Dyan Cannon tests the limits of movie-viewing endurance with this excruciating, narcissistic project that she wrote, directed and stars in. After a torturous sequence of birth, childhood, high school coming of age and an abrupt marriage, the movie follows Cannon's self-destructive relationship with Steve Meadows, another of those males who lie, deceive, are terrified about commitment and need time to write. Suffering from the one-sided affair and torn apart by bickering, obnoxious parents George Coe and Lola Mason, Cannon pops pills, smokes grass and stares forlornly into the rain. She goes over the edge and is slapped into rehab with a "Cuckoo's Nest" collection of hurting souls. The remainder of the movie -- and a long remainder at that -- is a prolonged encounter session of trite, tedious feelings, led by counselor John Heard. By the time Cannon realizes herself and finally says no to all those grabbing people in her life, you may be ready for rehab yourself. Cineplex Odeon Outer Circle.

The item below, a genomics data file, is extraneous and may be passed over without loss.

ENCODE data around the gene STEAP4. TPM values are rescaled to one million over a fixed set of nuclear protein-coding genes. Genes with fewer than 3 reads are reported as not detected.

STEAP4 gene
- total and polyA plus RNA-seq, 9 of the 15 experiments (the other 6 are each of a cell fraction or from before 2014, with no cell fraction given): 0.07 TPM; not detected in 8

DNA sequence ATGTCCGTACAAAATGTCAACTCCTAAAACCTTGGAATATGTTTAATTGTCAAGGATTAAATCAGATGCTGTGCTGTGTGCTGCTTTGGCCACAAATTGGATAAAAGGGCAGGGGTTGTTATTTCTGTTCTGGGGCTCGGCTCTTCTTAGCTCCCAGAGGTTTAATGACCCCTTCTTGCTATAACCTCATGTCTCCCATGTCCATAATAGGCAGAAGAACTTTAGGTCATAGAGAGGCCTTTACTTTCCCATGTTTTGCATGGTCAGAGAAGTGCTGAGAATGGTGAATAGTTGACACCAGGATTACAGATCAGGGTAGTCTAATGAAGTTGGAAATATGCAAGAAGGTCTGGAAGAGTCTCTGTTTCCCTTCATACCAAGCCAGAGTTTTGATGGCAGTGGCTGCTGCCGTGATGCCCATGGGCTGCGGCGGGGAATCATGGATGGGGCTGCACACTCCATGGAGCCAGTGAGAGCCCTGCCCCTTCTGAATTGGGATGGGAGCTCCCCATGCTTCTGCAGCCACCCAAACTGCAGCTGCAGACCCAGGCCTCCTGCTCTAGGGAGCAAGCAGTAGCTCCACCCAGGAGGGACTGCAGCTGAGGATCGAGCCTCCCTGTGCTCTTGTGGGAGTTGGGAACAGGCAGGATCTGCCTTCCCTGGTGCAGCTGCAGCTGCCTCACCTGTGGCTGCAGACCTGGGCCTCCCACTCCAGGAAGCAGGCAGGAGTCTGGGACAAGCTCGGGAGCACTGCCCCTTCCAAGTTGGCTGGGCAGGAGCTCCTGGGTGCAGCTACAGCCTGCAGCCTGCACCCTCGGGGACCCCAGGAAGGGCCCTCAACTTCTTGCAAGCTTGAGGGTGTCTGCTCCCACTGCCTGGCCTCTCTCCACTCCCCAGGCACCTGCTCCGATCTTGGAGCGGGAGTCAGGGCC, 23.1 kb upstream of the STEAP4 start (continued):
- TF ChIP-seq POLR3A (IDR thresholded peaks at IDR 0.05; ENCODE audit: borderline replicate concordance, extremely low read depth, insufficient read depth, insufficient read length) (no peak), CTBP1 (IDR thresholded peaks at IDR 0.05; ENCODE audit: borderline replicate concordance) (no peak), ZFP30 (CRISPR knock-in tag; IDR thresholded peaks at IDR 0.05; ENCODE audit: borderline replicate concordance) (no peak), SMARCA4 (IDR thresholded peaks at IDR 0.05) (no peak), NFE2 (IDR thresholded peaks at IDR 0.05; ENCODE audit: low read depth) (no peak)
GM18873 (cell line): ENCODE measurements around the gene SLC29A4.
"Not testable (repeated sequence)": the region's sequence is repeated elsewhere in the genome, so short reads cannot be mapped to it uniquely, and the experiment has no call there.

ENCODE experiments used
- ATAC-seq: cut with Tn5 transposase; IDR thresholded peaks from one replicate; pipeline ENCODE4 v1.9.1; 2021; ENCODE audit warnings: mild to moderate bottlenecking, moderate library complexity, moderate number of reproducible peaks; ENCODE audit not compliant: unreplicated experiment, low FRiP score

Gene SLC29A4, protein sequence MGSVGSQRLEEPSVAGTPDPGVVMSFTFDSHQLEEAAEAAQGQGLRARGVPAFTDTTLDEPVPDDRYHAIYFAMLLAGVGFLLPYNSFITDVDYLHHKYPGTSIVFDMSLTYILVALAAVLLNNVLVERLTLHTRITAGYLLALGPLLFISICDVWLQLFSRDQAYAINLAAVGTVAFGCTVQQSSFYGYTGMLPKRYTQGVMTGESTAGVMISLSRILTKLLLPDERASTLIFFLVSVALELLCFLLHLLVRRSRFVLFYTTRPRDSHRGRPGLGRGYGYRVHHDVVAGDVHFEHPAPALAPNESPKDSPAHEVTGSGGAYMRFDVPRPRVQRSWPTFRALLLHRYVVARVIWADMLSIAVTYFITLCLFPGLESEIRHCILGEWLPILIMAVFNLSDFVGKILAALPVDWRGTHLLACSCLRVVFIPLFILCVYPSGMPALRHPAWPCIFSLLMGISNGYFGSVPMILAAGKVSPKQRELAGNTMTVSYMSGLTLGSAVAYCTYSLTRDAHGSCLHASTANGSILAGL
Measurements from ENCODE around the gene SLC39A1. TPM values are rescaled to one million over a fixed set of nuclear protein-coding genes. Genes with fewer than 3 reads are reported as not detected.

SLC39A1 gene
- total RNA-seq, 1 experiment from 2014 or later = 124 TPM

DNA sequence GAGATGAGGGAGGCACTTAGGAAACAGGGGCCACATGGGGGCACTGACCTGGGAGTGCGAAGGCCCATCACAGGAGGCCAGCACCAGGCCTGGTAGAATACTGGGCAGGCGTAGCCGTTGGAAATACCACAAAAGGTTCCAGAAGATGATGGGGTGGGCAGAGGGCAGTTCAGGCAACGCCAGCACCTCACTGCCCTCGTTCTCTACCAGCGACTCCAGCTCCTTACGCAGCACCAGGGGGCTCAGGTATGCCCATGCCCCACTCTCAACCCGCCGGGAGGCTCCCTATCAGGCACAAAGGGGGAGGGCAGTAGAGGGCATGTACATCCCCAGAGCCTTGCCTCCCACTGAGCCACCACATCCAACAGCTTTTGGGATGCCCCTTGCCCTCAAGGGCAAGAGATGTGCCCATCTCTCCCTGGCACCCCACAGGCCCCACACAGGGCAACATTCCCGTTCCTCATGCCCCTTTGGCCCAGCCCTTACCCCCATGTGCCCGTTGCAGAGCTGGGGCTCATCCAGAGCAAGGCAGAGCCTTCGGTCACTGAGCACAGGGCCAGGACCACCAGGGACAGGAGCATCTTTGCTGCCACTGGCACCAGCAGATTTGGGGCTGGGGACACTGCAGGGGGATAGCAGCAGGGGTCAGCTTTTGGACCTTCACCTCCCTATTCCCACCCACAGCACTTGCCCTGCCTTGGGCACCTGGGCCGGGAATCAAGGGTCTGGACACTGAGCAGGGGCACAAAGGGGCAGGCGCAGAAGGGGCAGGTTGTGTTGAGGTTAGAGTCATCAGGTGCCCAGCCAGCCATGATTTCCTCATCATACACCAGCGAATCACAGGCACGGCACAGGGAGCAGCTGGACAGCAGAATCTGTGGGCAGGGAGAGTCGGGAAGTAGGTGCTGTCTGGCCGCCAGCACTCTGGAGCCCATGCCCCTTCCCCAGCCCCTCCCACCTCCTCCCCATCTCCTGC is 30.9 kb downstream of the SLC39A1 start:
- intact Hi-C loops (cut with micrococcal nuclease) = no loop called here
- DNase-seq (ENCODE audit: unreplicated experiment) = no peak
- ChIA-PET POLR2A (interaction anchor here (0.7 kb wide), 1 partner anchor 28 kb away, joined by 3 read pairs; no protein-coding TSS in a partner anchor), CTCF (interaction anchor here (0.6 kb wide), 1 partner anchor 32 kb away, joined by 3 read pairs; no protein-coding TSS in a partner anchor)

Jonathan Brandis returns as Bastian Balthazar Bux, the boy who journeys through the land of Fantasia. Bastian meets up again with Atreyu, the Boy Warrior of the Great Plains; Falkor, the sage "luckdragon"; and Rock Biter, the stone giant. He also encounters new creations Mudwart, Lavaman, Windbride, Smerg and Junior Rock Biter. This sequel to the visually entertaining "The Neverending Story" of 1984 is now directed by George "Mad Max" Miller. It's preceded by "Box-Office Bunny," a new, G-rated Bugs Bunny cartoon (with Elmer Fudd and Daffy Duck), in which the wabbit's peaceful home is disturbed by the construction of a new 100-screen "Cineminium." Mel Blanc, the original voice of Bugs, Daffy and Elmer, has passed away; the voices are now done by Jeff Bergman. Area theaters.


In this horror comedy, warlock Julian Sands continues a centuries-old battle with a witch hunter. Also features Lori Singer and the now-ubiquitous Richard E. Grant. Area theaters.